real


real
real1
realness, n.
/ree"euhl, reel/, adj.
1. true; not merely ostensible, nominal, or apparent: the real reason for an act.
2. existing or occurring as fact; actual rather than imaginary, ideal, or fictitious: a story taken from real life.
3. being an actual thing; having objective existence; not imaginary: The events you will see in the film are real and not just made up.
4. being actually such; not merely so-called: a real victory.
5. genuine; not counterfeit, artificial, or imitation; authentic: a real antique; a real diamond; real silk.
6. unfeigned or sincere: real sympathy; a real friend.
7. Informal. absolute; complete; utter: She's a real brain.
8. Philos.
a. existent or pertaining to the existent as opposed to the nonexistent.
b. actual as opposed to possible or potential.
c. independent of experience as opposed to phenomenal or apparent.
9. (of money, income, or the like) measured in purchasing power rather than in nominal value: Inflation has driven income down in real terms, though nominal income appears to be higher.
10. Optics. (of an image) formed by the actual convergence of rays, as the image produced in a camera (opposed to virtual).
11. Math.
a. of, pertaining to, or having the value of a real number.
b. using real numbers: real analysis; real vector space.
adv.
12. Informal. very or extremely: You did a real nice job painting the house.
n.
13. See real number.
14. for real, Informal.
a. in reality; actually: You mean she dyed her hair green for real?
b. real; actual: The company's plans to relocate are for real.
c. genuine; sincere: I don't believe his friendly attitude is for real.
15. the real,
a. something that actually exists, as a particular quantity.
b. reality in general.
[1400-50; late ME < LL realis, equiv. to L re-, var. s. of res thing + -alis -AL1]
Syn. 1-5. REAL, ACTUAL, TRUE in general use describe objects, persons, experiences, etc., that are what they are said or purport to be. That which is described as REAL is genuine as opposed to counterfeit, false, or merely supposed: a real emerald; real leather binding; My real ambition is to be a dentist. ACTUAL usually stresses contrast with another state of affairs that has been proposed or suggested: The actual cost is much less; to conceal one's actual motive. TRUE implies a perfect correspondence with actuality and is in direct contrast to that which is false or inaccurate: a true account of the events; not bravado but true courage. See also authentic.
Usage. The intensifying adverb REAL, meaning "very," is informal and limited to speech or to written representations of speech: He drives a real beat-up old car. The adjective REAL meaning "true, actual, genuine, etc.," is standard in all types of speech and writing: Their real reasons for objecting became clear in the discussion. The informal adjective sense "absolute, complete" is also limited to speech or representations of speech: These interruptions are a real bother.
real2
/ray ahl"/; Sp. /rdde ahl"/, n., pl. reals /ray ahlz"/, Sp. reales /rdde ah"les/.
a former silver coin of Spain and Spanish America, the eighth part of a peso.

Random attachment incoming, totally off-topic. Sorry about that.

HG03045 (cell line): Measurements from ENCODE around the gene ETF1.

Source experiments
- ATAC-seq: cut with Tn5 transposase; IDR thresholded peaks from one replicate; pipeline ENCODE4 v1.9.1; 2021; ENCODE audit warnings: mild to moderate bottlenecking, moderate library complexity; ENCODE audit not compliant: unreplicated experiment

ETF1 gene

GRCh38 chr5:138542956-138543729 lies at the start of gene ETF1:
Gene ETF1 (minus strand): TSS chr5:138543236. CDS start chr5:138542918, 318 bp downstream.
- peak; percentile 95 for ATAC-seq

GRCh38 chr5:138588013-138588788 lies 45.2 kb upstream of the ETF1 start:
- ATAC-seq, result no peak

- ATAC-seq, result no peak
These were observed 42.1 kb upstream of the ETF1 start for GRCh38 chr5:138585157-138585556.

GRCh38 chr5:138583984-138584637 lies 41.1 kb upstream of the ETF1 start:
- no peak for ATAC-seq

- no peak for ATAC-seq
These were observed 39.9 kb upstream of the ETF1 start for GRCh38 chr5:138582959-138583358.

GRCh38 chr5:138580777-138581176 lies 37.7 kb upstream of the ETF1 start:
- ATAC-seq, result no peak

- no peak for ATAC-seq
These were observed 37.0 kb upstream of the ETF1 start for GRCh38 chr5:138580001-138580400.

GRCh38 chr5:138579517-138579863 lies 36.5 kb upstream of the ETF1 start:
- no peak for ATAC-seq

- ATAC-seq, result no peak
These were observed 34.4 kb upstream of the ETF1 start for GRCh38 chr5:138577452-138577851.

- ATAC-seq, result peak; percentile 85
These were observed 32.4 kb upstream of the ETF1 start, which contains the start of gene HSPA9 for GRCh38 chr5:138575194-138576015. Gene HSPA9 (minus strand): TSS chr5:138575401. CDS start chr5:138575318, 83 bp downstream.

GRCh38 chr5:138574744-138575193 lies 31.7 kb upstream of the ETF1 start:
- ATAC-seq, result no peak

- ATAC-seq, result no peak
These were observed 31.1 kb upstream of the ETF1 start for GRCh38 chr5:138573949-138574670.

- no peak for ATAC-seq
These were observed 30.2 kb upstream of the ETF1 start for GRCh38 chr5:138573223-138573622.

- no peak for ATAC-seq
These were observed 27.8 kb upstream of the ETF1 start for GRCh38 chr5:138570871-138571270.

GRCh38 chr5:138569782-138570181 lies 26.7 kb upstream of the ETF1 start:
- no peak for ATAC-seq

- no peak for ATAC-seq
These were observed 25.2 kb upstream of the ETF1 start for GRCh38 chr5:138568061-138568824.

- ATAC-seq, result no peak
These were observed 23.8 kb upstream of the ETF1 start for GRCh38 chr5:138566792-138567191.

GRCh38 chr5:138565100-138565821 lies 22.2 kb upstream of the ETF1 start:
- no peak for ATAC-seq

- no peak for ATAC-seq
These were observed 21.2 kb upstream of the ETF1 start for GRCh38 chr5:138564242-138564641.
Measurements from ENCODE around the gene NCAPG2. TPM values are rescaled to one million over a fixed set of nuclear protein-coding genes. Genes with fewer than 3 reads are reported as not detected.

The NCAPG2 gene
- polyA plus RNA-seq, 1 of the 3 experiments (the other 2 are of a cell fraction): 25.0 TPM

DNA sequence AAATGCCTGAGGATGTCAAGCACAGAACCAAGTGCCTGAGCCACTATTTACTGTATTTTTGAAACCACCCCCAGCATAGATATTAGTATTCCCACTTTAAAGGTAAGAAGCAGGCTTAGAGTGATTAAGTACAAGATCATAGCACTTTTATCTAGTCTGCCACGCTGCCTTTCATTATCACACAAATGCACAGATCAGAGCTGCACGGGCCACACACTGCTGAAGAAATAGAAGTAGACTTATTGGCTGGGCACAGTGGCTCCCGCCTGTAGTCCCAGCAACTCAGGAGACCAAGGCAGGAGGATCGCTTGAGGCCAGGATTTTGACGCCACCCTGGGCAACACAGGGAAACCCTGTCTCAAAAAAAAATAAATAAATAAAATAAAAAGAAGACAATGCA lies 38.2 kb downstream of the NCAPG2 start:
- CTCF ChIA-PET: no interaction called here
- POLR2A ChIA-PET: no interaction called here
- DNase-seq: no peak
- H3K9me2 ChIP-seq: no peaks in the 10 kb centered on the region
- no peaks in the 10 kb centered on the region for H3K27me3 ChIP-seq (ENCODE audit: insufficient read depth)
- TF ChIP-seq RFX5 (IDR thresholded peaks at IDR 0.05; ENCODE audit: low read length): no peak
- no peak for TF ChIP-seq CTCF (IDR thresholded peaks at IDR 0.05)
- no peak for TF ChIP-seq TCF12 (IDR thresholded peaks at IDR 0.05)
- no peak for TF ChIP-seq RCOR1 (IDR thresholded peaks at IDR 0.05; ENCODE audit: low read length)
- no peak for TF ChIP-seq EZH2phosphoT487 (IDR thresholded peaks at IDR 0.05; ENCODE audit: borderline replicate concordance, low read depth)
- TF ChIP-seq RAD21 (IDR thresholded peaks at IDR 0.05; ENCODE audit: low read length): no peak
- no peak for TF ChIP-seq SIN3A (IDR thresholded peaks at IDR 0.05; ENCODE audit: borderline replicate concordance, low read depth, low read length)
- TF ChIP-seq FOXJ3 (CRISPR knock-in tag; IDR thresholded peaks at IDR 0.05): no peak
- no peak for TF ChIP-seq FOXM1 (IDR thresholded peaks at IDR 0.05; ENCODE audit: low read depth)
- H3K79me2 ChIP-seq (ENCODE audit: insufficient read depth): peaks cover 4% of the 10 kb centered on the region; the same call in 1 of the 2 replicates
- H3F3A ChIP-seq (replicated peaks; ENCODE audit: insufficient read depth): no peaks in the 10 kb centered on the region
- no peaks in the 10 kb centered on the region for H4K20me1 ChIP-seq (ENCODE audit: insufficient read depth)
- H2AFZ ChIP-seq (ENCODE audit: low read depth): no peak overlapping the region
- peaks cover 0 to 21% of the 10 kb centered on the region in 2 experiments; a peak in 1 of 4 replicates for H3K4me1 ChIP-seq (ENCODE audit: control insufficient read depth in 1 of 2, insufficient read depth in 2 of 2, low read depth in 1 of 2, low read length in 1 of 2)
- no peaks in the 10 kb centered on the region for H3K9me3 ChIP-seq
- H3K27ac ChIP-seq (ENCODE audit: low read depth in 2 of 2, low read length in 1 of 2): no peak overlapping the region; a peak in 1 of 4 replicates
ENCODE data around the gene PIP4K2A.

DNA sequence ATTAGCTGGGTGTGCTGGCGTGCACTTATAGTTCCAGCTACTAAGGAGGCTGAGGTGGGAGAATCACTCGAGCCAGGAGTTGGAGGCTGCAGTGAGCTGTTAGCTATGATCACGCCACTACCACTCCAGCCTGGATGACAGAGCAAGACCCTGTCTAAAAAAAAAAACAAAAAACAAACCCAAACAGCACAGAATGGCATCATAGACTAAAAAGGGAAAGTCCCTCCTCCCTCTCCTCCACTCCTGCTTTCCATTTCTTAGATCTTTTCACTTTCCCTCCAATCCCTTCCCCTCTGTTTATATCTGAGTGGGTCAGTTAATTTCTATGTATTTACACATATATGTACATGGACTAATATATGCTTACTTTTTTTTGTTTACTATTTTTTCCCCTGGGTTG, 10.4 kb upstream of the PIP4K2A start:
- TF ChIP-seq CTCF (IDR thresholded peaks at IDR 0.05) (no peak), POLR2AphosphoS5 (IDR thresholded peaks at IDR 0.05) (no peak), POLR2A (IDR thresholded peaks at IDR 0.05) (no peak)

[1605-15; < Sp: royal < L regalis REGAL]
real3
/ray ahl"/; Port. /rdde ahl"/, n.
sing. of reis.

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▪ Brazilian currency
  monetary unit of Brazil. Each real (plural: reais) is divided into 100 centavos. The Central Bank of Brazil (Banco Central do Brasil) has the exclusive authority to issue banknotes and coins in Brazil. Coins are issued in denominations ranging from 1 centavo to 1 real. Banknotes are valued from 1 to 100 reais. The obverse of each banknote pictures a sculpture symbolizing the republic, with the exception of the 10-real note, which contains an image of Pedro Álvares Cabral (Cabral, Pedro Álvares), a Portuguese navigator who is considered to have been the first European to explore Brazil; the reverse sides are adorned with images of wildlife, including the crane (5-real note), the arara bird (10-real note), and the leopard (50-real note).

      In the 20th century, largely because of inflationary pressures, Brazil was forced to make many changes in its monetary system. From the colonial period through 1942, Brazil's monetary system was based on the reís, derived from the Portuguese real, which was the Portuguese currency in the 15th and 16th centuries. In 1942 the reís was replaced by the cruzeiro. After several additional changes in the monetary system, the cruzado was established in the mid-1980s, though further economic instability led to its eventual demise. Further monetary systems were created and abolished until 1994, when the real was established, replacing its short-lived predecessor, the cruzeiro real (1993–94).

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Universalium. 2010.

Synonyms:

Look at other dictionaries:

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  • Real — Re al (r[=e] al), a. [LL. realis, fr. L. res, rei, a thing: cf. F. r[ e]el. Cf. {Rebus}.] 1. Actually being or existing; not fictitious or imaginary; as, a description of real life. [1913 Webster] Whereat I waked, and found Before mine eyes all… …   The Collaborative International Dictionary of English

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  • real — adj [Anglo French, concerning land, property, or things (rather than persons), from Middle French, from Medieval Latin and Late Latin; Medieval Latin realis relating to things (in law), from Late Latin, actual, from Latin res thing, fact] 1 a: of …   Law dictionary


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